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From Marc Wilmots <desj...@gmail.com>
Subject Re: mod_jk makes ajp connector run out of free connections
Date Thu, 04 Nov 2010 23:27:05 GMT
Rainer, that's very true.
So I am wondering...If 1200 > 200 (Tomcat maxThreads), then what would be
the right way to solve this? Imagine that 2 Tomcats would crash, that would
leave me with 1200 > 400. I can't just raise the maxThreads to 600 for each
Tomcat, as that would probably perform even worse (I'm thinking about
excessive context switching, etc).

The best solution would be to enable DisableReuse as Mark stated, although
I'm afraid that would be too big of a performance hit.
The other option would be to configure the connection_pool_size, according
to Mladen's link. Although, this last one isn't very clear to me either. I
state from the URL Mladen passed:

*"There are 4 JBoss servers each containing 1 JBoss instance(s) giving a
total of 4 mod_jk workers*

*Given the ThreadsPerChild of 60 and the MaxClients (600) / ThreadsPerChild
(60) = Processes (10) and with 2 Apache instance(s) then the
connection_pool_size has been best determined to be 15*

*The total Jboss threads 1600 are > the total Apache threads 1200. The
mod_jk connection_pool_size was determined to be 15 via the math 600 Apache
MaxClients / 4 total Jboss instances 150 threads per JBoss which will be
equal to or less than the maxThreads 400 150 / 10 Apache server processes to
get the connection_pool_size of 15. in Jboss. Take this number"*

I'm wondering, setting connection_pool_size 15, wouldn't this mean that the
maximum number of connections being handled by tomcat at one time is limited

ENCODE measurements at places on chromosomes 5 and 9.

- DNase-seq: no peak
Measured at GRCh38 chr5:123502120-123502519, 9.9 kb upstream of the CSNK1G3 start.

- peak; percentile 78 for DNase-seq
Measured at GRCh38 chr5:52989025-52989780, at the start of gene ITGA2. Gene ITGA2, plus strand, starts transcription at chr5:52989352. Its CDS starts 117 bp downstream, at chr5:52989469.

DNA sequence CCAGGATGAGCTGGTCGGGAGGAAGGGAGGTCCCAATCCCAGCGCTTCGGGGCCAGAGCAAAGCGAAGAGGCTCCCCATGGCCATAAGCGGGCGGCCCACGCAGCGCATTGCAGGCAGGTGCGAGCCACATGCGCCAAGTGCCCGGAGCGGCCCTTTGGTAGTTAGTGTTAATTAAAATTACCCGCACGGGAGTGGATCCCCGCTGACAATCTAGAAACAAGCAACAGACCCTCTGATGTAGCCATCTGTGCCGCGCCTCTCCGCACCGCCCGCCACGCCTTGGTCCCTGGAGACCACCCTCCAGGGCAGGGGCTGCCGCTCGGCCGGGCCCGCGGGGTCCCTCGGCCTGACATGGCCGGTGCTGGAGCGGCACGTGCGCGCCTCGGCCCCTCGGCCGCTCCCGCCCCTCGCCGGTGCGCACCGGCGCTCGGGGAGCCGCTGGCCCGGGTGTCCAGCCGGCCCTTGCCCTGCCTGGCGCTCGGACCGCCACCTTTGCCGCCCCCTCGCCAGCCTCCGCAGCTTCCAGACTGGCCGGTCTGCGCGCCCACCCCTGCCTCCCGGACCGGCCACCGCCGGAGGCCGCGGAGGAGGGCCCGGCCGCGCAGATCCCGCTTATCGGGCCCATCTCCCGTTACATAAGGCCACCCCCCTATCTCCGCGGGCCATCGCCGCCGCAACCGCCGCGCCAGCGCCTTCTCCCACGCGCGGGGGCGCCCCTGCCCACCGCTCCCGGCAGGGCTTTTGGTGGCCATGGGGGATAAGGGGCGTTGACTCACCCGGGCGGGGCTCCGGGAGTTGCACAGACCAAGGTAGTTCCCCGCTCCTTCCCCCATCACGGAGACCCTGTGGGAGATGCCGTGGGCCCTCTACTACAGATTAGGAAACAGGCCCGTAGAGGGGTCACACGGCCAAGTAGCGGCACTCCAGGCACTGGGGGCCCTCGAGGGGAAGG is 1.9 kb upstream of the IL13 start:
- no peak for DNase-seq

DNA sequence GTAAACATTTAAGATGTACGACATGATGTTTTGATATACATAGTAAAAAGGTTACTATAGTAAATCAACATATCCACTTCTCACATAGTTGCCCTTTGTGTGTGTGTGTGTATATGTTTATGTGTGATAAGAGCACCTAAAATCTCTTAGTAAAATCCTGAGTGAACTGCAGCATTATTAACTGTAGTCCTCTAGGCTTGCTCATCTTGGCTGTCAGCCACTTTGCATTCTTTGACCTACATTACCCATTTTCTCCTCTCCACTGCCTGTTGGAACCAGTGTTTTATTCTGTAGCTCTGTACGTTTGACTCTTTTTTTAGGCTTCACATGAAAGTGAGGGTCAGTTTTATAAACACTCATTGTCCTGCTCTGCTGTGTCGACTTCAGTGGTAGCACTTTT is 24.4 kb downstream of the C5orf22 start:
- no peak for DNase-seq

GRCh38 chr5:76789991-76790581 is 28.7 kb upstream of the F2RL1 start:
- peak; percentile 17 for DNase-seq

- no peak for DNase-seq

to 15?? Or would there be a pool per Apache server process? Which would mean
150 connections (10 server processes) per Tomcat. If so, then this would
total 600 connections (4 Tomcats).

1200 > 600. Same problem, right?

2010/10/28 Rainer Jung <rainer.jung@kippdata.de>

> On 26.10.2010 20:36, Marc Wilmots wrote:
>
>> 2010/10/26 Mladen Turk<mturk@apache.org>
>>
>>  On 10/26/2010 02:47 PM, Marc Wilmots wrote:
>>>
>>>  Hi Experts,
>>>>
>>>> I have the following setup:
>>>>
>>>>                 Apache1
>>>>                 /         \
>>>>   Apache2           Apache3
>>>>                \          /
>>>>                Tomcat1
>>>>
>>>> All Apaches are version 2.2.3 (RedHat)
>>>> Apache2 and Apache3 loadbalance Tomcat1 (6.0.18) with mod_jk (2.2.28).
>>>>
>>>> In idle state the AJP connector of Tomcat1 only has 7 active
>>>> connections.
>>>> After launching a stress test of Tomcat1, it's AJP connector has reached
>>>> maxThreads (200). After the stress test has finished, there are still
>>>> 200
>>>> active connections in the AJP connector.
>>>>
>>>> Because of this, apache2 and apache2 cannot receive any heartbeat
>>>> message
>>>> anymore from the AJP connector and mark Tomcat1 as dead. I can access
>>>> perfectly through port 8080, so Tomcat1 isn't dead at all!
>>>>
>>>>
>>>>  You have a usual setup problem where the number of connections
>>> in httpd fronting tomcat is too high for a tomcat.
>>> And you don't have any mechanism for limiting those connections.
>>>
>>> Sorry, I realize I had to mention I have a total of 4 Tomcats, which in
>>>
>> total make up a maxThreads of 800 (200 each).
>> The Apaches have a maxClients of each 600 (1200 total).
>>
>> 1200>  1000, thus your theory is probably right. However, I'm just
>> wondering... I read that when Tomcat reaches the max number of
>> connections,
>> just rejects new connections (I'm omitting the backlog on purpose).
>>
>
> Yes.
>
> But your calculation above is not right. Each Apache will connect to each
> Tomcat. So from the point of view of one Tomcat, it has 200 threads, but
> 1200 posible incoming connections from the Apache Servers. So it is not 1200
> > 800 but 1200 > 200!
>
> Regards,
>
> Rainer
>
>
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